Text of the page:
Malibu Home Strives For Zero-Carbon Certification
Every dimension of this $32 million Malibu mansion was designed with intent. A team of eminent architects, engineers, botanist and sustainability experts worked together to create California’s first ‘zero-carbon’ home.
What does it mean to be a ‘zero carbon’ certified home?
It means that 100% of the home’s energy use must be renewable and 100% of the embodied carbon emissions associated with construction is offset (by using things like sustainable lumber). To receive the certification, the homeowner must submit 12 months of utility bills to verify usage is under a specific threshold.
Applications used in this project: Siding
Developer and project manager, Scott Morris, shares that “[he is] aiming for the International Living Future Institute (ILFI) ZCC, the gold standard in certification and similar to LEED (Leadership in Energy and Environmental Design).” ILFI ZCC is the first worldwide zero carbon third-party certified standard.
The design and construction plan included ‘carbon-sequestering’ techniques using sustainable wood and recycled concrete. For example, instead of using 80,000 pounds of steel, they replaced it with FSC mass timber. These materials were built together to not only look and feel exactly right, but to do right by our environment.
Developer: Marisol Malibu
Architect: Burdge Architects
Interior Designer: On Pointe Design
Accoya Siding by: Delta Millworks
Photographer: Tanveer Badal
First of the Zero Series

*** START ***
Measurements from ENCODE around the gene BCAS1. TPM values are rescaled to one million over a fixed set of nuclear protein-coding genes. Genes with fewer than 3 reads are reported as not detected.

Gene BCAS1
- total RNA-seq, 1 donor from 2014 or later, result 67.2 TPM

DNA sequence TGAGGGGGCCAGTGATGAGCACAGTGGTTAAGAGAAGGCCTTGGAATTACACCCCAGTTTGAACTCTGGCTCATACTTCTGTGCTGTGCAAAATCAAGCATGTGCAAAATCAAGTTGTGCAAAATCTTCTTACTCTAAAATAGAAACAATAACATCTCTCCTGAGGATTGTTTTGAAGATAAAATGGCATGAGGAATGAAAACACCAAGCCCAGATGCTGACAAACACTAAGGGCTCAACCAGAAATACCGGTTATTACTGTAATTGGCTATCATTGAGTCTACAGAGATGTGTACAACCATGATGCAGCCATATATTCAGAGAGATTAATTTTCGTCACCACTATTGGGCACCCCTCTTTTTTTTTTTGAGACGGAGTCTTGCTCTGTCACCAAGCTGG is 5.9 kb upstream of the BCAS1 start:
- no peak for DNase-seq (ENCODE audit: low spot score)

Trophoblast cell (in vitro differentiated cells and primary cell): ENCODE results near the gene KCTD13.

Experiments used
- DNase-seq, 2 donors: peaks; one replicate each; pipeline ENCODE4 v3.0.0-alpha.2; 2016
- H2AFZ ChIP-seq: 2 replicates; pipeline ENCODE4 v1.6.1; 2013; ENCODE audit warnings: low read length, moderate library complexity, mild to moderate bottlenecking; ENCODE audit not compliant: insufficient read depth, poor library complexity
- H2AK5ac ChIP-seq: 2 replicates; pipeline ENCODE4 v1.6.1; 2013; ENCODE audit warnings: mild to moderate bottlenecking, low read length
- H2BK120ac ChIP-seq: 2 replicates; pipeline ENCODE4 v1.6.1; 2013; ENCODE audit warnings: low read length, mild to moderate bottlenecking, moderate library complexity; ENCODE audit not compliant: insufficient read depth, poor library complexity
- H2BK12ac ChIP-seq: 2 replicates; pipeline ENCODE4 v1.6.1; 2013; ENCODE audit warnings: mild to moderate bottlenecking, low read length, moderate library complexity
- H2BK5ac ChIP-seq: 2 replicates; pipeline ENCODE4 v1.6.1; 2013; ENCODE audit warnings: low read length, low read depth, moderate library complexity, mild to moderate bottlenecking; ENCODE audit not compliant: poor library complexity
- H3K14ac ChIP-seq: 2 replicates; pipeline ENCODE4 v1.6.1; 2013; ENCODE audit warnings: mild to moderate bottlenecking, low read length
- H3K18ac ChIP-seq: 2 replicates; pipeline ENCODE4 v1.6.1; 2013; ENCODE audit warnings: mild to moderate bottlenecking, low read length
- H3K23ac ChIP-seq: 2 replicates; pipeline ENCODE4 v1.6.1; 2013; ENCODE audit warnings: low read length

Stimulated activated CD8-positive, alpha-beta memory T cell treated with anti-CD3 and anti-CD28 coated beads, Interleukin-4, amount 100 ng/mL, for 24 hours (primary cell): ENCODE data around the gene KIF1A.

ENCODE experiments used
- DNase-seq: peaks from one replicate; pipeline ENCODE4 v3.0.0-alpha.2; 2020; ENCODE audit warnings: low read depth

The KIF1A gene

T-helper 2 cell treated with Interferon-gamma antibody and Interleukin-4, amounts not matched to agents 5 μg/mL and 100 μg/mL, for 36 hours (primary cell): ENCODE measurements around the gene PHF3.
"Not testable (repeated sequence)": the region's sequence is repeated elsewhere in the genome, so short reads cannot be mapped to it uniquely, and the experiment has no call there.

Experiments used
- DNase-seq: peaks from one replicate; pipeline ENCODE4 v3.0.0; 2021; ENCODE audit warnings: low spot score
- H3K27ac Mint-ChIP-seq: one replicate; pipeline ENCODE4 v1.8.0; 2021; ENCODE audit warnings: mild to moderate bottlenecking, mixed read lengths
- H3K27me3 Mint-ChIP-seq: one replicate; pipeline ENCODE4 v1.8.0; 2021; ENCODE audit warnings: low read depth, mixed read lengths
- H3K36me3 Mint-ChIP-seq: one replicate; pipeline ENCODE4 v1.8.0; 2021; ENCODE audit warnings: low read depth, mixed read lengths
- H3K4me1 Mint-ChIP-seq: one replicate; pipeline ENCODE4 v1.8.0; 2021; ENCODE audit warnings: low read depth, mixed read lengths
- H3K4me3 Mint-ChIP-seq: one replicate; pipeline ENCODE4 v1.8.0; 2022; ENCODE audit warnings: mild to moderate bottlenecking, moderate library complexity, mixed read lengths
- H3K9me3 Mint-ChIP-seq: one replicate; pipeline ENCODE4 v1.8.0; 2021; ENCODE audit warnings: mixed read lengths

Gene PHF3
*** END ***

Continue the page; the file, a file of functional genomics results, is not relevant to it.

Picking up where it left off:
The impressive 14,429 square foot house sits on a 2.48-acre plot in MariSol, Malibu near the Santa Monica mountains. It contains six bedrooms, a home theater, vegetable garden, wine cellar, ocean view bocce ball and more. Everything is constructed from recycled and sustainable materials and features no on-site fossil fuel burning, such as gas for a stove.
Crown Pointe Estates, the leading California-based development firm, is creating three additional zero-carbon luxury homes in the Marisol Zero Series.
For more information on these homes, visit MarisolMalibu.com.
Sustainable Accoya Chosen for Siding and More
FSC certified Accoya wood is used in several areas of the home including exterior siding, ceiling and interior paneling.
Pictured on the left, the room is covered in a 25-foot Accoya wood ceiling with skylights. Accoya is also used for the paneling around the fireplace with a Delta Black finish by Delta Millworks.
The interior designer, On Pointe Design, chose to use Accoya around the fire place because, “by using a zero emissions fireplace they were able to bring a combustible material, like the black shou sugi ban wood you see here, to be flush with the firebox.”
“Shou sugi ban is a traditional Japanese method to waterproof wood siding by charring it. For the shou sugi ban, we sourced FSC-certified Accoya wood as a sustainable alternative to the traditionally used, short supply and slow growing cedar tree” (On Pointe Design).
Accoya wood siding provided by Accoya Manufacturer, Delta Millworks